Boating accidents cause catastrophic injuries

Boating accidents
News4Jax reports that a man who was injured in a personal watercraft accident in the Matanzas River on Friday afternoon has died.  A 63 male died at UF Health Jacksonville.  The accident occurred after 3 p.m. just south of the State Road 312 bridge. Two jet skis were traveling together, but only one crashed. St. Johns County rescue crews transported the male to Flagler Hospital with critical injuries after the accident. He was then transported to UF Health. Florida Fish and Wildlife officials, who are investigating the accident, believed he hit either a sandbar or some sort of object just below the water’s surface. The owner of Boat Florida Rentals, told News4Jax that can happen without being close to shore.  He said boaters also need to watch out for what others are doing. He went on to tell News4Jax that people need to remember that the legal limit for driving a boat with alcohol is .08. So you can’t be intoxicated driving the boat.
Florida Fish and Wildlife Conservation and Commission gives us a summary of Florida’s boating laws, found in Chapter 327 and Chapter 328 of Florida Statutes.  Each person operating, riding on, or being towed behind a personal watercraft must wear an approved non-inflatable wearable personal flotation device (PFD). Inflatable PFDs are prohibited for personal watercraft use.
The operator of a personal watercraft must attach the engine cutoff switch lanyard (if equipped by the manufacturer) to his/her person, clothing or PFD.
Personal watercraft may not be operated from 1/2 hour after sunset to 1/2 hour before sunrise, even if navigation lights are used. Remember, both federal and state law requires the use of navigation lights from sunset to sunrise.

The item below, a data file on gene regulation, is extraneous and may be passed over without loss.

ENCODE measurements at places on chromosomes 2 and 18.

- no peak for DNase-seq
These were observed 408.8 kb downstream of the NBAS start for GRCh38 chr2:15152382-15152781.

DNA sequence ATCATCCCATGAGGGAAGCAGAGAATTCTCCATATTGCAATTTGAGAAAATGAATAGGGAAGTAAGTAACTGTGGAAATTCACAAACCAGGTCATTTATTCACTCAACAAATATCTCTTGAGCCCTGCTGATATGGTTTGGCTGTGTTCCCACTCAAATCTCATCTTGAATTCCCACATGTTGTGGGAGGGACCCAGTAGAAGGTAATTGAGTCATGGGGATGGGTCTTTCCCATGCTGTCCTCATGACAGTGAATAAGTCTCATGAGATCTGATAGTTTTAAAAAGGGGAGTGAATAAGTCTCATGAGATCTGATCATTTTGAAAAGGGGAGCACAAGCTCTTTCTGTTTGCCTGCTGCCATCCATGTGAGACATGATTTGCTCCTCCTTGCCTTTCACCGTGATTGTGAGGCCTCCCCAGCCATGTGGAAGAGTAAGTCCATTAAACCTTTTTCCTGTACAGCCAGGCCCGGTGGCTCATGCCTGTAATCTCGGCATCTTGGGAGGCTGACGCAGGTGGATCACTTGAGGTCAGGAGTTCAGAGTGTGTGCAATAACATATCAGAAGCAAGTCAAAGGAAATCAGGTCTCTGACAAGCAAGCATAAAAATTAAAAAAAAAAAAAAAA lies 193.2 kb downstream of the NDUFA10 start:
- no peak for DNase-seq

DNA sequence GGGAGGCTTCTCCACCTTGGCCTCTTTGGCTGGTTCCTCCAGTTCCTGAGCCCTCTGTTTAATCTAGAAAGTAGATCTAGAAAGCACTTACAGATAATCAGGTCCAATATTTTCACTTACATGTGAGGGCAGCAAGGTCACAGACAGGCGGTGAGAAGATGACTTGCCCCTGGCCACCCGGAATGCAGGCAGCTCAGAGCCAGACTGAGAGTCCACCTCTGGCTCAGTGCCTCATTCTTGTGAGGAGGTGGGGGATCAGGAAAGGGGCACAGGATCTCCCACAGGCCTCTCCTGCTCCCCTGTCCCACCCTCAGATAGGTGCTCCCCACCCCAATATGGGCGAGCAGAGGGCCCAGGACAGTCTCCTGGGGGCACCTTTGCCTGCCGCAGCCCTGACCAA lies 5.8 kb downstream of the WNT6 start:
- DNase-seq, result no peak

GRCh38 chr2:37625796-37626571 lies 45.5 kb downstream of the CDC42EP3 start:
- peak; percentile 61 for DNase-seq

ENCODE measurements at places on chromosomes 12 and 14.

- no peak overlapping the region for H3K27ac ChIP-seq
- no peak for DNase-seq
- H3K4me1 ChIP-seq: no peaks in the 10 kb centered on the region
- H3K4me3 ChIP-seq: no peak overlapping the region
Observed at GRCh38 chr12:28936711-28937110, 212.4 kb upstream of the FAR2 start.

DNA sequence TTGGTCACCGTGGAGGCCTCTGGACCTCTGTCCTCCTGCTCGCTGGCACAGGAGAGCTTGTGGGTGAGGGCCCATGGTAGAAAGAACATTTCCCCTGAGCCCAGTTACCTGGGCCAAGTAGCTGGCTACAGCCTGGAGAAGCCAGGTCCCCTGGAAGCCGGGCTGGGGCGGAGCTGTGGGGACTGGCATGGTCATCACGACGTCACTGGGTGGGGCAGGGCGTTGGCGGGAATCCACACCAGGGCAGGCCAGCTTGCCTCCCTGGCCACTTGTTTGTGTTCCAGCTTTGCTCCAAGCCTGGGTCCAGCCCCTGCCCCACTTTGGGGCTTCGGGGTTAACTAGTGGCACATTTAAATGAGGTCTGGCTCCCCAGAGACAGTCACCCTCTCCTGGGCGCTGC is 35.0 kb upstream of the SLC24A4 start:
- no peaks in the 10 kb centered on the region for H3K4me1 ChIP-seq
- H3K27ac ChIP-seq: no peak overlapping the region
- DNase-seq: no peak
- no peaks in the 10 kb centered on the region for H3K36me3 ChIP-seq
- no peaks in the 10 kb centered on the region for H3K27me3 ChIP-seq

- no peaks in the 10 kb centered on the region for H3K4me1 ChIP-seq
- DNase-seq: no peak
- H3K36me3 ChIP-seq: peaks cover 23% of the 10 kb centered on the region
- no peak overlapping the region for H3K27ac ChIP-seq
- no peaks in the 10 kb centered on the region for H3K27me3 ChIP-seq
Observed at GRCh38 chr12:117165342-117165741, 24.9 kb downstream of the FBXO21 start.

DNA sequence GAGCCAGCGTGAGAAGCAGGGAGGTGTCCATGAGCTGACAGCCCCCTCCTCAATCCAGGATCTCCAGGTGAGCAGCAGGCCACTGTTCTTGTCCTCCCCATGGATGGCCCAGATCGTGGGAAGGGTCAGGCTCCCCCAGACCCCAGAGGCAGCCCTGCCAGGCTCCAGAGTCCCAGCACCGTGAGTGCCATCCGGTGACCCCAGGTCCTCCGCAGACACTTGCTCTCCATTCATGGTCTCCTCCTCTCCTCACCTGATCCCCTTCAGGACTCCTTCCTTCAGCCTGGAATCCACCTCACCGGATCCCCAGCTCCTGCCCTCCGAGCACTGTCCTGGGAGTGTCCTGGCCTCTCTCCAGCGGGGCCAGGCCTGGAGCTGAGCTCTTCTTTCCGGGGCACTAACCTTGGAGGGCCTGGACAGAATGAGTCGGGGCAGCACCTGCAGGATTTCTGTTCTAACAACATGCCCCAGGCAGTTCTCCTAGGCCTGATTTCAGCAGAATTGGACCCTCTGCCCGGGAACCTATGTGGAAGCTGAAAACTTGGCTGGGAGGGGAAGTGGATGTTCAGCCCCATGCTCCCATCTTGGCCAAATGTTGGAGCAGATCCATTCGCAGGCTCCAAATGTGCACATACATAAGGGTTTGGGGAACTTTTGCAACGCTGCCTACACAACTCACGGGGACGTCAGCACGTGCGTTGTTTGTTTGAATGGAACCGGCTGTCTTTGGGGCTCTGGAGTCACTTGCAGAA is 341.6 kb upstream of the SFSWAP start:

Maneuvering a personal watercraft by weaving through congested vessel traffic, jumping the wake of another vessel unreasonably close or when visibility around the vessel is obstructed, or swerving at the last possible moment to avoid collision is classified as reckless operation of a vessel (a first-degree misdemeanor).
A person must be at least 14 years of age to operate a personal watercraft in Florida.
A person must be at least 18 years of age to rent a personal watercraft in Florida.
It is unlawful for a person to knowingly allow a person under 14 years of age to operate a personal watercraft (a second-degree misdemeanor).
Anyone born on or after January 1, 1988 is required to either have successfully completed a National Association of State Boating Law Administrators (NASBLA) approved boating education course or have passed a course equivalency or temporary certificate examination and have in their possession a boating education ID card and a photo identification card before operating a vessel with a motor of 10 HP or more in Florida. Identification cards for persons completing the course or the equivalency exam are good for a lifetime. Temporary Certificate exams are made available to the public through contractors. The temporary certificate is valid for 12 months from the issue date.

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